• It makes us hungry so we eat more - often we crave the high fat or high sugar foods which we normally avoid. 
  • It affects our sleep which makes us more hungry - so we eat more. 
  • The lack of sleep also affects the hormone which helps us recognise when we are full up - so we eat more.
  • It increases the likelihood of a low self esteem which means we stop prioritising our health. 


Can you still enjoy alcohol during the menopause?

Of course - if you wish to! After all this doom and gloom I’m now going to share some tips which will help you to work out what feels right for you. 

  • Keep a diary of the amount of alcohol you are drinking for a month. Note when you drink, the amount you drink and the REASON you are drinking. You might start to see a pattern emerge and be able to reduce it. 
  • Look at the size of your wine glass - some are almost half a pint, consider downsizing! 
  • For every alcoholic drink you have, double it with water, still or sparkling. This will help to offset the amount of alcohol by increasing your hydration temporarily and slowing you down. 
  • Avoid having high fat foods before or with alcohol, your liver finds it hard to process alcohol, fat and sugar at the same time.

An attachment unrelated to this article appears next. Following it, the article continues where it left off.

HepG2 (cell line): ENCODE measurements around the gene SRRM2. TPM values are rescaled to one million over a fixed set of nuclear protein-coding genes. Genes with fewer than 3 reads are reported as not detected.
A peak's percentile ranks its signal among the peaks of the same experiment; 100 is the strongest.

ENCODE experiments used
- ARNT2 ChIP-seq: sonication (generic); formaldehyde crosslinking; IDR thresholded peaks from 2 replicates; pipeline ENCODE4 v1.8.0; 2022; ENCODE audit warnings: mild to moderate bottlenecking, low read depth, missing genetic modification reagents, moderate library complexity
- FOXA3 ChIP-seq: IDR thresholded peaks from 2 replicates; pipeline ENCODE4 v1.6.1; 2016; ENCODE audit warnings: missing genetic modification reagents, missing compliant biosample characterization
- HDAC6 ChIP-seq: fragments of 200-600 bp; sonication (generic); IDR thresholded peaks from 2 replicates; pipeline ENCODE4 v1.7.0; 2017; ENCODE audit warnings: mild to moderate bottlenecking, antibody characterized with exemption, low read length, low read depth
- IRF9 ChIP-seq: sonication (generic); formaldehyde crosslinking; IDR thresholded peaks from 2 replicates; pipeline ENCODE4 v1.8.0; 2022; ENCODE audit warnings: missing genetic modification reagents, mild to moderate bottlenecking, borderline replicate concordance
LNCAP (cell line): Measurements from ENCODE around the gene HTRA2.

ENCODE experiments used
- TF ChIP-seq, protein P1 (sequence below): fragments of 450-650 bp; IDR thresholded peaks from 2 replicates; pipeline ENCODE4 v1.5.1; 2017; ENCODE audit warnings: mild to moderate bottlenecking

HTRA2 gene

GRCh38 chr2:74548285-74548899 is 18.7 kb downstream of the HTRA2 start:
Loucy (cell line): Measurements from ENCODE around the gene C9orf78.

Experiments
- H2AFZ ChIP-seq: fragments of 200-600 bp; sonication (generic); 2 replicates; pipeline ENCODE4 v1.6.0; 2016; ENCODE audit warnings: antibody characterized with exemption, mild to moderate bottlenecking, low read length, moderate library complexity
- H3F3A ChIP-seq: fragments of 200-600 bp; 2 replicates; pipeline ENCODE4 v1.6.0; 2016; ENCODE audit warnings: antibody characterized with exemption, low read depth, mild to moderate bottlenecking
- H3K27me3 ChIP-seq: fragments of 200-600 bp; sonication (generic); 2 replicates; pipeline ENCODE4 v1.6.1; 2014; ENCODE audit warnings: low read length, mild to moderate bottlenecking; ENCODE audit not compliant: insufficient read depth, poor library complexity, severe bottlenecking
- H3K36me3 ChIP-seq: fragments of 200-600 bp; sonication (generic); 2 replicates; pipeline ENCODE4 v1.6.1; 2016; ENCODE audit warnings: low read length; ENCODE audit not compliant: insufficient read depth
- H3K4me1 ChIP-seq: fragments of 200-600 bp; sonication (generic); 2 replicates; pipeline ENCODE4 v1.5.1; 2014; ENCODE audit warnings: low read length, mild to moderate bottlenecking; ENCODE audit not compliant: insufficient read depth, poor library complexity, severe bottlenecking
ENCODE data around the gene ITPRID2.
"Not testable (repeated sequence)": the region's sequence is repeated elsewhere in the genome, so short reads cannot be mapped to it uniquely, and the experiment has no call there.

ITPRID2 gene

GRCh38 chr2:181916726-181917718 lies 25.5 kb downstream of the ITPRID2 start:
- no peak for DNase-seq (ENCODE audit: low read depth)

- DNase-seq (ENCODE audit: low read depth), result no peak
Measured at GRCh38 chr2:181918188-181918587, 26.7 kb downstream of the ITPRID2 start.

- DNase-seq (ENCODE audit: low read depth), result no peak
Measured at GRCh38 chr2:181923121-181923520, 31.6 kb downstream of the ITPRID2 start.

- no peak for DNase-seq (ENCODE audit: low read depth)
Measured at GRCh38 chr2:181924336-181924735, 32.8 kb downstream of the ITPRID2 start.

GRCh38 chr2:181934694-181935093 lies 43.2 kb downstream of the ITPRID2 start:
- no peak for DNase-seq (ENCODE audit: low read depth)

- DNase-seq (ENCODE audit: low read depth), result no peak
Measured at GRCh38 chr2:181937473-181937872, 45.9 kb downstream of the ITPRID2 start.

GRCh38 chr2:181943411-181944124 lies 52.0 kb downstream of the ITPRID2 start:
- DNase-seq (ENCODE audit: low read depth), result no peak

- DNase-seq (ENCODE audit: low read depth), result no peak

• Choose protein rich foods to go with alcohol, this will help to lower the insulin spike that goes with sugary foods and alcohol. 
  • In the diary I suggested add a space to note down menopause symptoms after drinking alcohol. You may notice a difference in wine versus spirits, or organic wine over non organic. 


So in summary, menopause is a massive transition for our body, internally is is coping with the ‘stress’ of homone fluctuations and eventual decline and in order to feel as fit and happy as possible, looking after long term health must be a priority. 

HRT may be an option to reduce many menopause symptoms but it is not a sticking plaster which allows us to continue to live like we used to, taking back control of our eating, drinking, sleep and rest are all essential to go alongside other prescribed treatments. 

If you’d like my help to get you started ( or back on track) with that, book your space on my next FREE WEBINAR on 28th December.